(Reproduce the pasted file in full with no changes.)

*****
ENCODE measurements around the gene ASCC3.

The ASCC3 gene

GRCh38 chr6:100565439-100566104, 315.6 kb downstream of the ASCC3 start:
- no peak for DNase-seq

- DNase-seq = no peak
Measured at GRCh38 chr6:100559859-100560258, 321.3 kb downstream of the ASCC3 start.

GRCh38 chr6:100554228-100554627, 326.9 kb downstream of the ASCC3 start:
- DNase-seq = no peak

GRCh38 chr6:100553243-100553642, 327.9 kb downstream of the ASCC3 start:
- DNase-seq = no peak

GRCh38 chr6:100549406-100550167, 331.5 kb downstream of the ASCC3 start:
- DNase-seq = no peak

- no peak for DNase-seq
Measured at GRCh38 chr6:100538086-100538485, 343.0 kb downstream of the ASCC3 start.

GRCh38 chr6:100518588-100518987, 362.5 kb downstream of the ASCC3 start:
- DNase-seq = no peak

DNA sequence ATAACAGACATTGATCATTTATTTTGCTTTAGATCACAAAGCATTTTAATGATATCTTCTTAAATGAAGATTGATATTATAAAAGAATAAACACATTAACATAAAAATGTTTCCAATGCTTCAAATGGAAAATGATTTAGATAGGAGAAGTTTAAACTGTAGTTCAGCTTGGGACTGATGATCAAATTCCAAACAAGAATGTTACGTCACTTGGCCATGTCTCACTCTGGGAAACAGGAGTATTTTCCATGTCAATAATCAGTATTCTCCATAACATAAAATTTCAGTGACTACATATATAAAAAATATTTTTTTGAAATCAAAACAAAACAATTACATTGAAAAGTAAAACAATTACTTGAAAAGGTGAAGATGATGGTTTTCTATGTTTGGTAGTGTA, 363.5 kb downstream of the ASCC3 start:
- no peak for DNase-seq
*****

ENCODE measurements around the gene ASCC3.

The ASCC3 gene

GRCh38 chr6:100565439-100566104, 315.6 kb downstream of the ASCC3 start:
- no peak for DNase-seq

- DNase-seq = no peak
Measured at GRCh38 chr6:100559859-100560258, 321.3 kb downstream of the ASCC3 start.

GRCh38 chr6:100554228-100554627, 326.9 kb downstream of the ASCC3 start:
- DNase-seq = no peak

GRCh38 chr6:100553243-100553642, 327.9 kb downstream of the ASCC3 start:
- DNase-seq = no peak

GRCh38 chr6:100549406-100550167, 331.5 kb downstream of the ASCC3 start:
- DNase-seq = no peak

- no peak for DNase-seq
Measured at GRCh38 chr6:100538086-100538485, 343.0 kb downstream of the ASCC3 start.

GRCh38 chr6:100518588-100518987, 362.5 kb downstream of the ASCC3 start:
- DNase-seq = no peak

DNA sequence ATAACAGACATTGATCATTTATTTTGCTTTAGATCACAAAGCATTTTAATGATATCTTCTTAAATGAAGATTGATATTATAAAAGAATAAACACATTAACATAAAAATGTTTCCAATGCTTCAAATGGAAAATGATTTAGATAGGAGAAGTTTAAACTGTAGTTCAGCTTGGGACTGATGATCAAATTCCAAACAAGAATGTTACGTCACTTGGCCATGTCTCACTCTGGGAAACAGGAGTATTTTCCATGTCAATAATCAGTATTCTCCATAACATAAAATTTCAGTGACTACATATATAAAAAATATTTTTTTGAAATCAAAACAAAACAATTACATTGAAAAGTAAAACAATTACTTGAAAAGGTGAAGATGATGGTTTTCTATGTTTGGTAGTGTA, 363.5 kb downstream of the ASCC3 start:
- no peak for DNase-seq